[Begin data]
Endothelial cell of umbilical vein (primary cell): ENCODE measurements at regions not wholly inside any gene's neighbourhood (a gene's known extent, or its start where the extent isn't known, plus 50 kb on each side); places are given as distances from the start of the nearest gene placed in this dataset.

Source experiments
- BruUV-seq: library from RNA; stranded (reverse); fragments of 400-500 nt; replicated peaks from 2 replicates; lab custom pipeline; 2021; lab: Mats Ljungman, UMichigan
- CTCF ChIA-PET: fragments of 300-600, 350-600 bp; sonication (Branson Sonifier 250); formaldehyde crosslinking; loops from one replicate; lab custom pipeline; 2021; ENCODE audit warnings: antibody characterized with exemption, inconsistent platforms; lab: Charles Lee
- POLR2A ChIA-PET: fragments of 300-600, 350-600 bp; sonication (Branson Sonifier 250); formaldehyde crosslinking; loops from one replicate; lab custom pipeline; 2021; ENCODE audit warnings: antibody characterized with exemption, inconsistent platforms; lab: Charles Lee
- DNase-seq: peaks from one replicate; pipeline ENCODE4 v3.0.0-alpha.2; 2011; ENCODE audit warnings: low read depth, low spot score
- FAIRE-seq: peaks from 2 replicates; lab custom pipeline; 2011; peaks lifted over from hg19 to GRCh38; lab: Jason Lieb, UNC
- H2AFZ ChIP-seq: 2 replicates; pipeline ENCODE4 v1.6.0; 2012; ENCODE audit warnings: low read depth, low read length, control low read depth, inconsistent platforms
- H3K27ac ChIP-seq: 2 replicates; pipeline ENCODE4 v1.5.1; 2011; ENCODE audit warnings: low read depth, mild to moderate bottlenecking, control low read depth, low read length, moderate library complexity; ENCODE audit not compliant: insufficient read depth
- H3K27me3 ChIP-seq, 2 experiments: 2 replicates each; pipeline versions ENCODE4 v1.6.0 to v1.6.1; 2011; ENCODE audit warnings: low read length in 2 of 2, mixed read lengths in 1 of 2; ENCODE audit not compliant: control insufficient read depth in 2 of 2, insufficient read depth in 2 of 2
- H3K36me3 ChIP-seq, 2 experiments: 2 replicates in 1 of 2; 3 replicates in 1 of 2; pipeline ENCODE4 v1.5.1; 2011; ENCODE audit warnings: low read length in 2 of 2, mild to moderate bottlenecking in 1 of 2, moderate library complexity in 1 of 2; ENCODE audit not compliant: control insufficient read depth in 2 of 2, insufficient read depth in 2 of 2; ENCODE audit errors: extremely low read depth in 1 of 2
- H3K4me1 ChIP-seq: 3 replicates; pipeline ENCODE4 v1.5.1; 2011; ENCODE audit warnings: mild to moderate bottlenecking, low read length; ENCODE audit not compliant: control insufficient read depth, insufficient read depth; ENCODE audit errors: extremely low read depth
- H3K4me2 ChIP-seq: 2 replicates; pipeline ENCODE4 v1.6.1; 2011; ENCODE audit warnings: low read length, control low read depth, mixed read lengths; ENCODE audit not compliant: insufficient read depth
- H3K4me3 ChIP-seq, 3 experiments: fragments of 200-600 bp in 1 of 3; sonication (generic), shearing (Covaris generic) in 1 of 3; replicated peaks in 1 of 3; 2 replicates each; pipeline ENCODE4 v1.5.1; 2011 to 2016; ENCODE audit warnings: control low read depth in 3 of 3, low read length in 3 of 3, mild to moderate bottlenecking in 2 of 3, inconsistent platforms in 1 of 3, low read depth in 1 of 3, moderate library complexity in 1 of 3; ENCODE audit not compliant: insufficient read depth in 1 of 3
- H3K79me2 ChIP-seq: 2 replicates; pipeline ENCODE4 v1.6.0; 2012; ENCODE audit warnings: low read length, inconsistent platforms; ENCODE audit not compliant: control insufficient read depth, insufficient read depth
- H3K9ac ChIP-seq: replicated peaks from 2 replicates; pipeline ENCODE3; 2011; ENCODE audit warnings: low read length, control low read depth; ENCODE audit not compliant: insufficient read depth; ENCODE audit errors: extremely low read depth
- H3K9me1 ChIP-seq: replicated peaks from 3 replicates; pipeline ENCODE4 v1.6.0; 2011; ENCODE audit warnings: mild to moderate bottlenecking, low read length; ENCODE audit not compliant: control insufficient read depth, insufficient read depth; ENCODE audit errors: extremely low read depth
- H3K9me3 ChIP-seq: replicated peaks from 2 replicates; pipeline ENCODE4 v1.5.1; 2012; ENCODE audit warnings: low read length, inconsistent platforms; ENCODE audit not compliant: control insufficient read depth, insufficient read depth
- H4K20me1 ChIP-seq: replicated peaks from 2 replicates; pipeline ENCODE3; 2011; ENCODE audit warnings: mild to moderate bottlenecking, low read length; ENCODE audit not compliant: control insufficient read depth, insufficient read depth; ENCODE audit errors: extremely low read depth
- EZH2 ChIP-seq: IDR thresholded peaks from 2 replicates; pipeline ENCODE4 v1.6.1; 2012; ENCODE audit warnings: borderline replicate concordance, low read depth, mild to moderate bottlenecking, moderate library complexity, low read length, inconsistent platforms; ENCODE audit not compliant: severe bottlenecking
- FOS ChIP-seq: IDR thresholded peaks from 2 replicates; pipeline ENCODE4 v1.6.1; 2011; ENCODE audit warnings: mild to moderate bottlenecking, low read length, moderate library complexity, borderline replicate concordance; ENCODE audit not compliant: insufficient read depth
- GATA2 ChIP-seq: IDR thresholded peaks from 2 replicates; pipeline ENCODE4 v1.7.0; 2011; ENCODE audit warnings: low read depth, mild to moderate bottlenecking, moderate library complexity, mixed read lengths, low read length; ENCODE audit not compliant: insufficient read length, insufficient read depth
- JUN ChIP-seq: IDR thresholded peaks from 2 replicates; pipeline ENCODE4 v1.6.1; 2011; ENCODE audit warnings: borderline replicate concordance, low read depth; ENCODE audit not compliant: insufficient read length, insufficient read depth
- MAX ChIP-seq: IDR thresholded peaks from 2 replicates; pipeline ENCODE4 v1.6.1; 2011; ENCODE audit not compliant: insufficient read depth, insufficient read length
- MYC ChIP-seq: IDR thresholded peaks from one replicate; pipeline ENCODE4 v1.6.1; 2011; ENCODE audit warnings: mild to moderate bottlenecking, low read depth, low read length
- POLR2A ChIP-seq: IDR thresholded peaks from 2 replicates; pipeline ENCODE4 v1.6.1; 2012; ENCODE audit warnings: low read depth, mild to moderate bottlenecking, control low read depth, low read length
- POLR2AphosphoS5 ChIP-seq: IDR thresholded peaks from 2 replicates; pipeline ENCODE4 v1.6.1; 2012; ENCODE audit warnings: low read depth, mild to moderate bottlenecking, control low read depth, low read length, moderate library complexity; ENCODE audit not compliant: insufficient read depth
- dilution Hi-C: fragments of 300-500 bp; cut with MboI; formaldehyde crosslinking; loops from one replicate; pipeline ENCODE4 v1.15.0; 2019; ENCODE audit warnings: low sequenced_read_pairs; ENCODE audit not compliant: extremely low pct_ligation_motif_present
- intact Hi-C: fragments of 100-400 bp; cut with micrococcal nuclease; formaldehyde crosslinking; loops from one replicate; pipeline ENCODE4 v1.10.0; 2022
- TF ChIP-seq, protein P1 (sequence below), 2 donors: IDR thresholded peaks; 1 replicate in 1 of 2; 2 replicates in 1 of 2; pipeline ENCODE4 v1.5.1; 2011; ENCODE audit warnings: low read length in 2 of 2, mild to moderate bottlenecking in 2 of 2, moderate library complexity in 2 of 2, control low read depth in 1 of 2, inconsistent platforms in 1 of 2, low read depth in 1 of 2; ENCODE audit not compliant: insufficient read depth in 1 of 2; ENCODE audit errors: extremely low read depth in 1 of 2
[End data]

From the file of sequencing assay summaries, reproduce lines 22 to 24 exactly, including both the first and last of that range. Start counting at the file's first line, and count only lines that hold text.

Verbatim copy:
- GATA2 ChIP-seq: IDR thresholded peaks from 2 replicates; pipeline ENCODE4 v1.7.0; 2011; ENCODE audit warnings: low read depth, mild to moderate bottlenecking, moderate library complexity, mixed read lengths, low read length; ENCODE audit not compliant: insufficient read length, insufficient read depth
- JUN ChIP-seq: IDR thresholded peaks from 2 replicates; pipeline ENCODE4 v1.6.1; 2011; ENCODE audit warnings: borderline replicate concordance, low read depth; ENCODE audit not compliant: insufficient read length, insufficient read depth
- MAX ChIP-seq: IDR thresholded peaks from 2 replicates; pipeline ENCODE4 v1.6.1; 2011; ENCODE audit not compliant: insufficient read depth, insufficient read length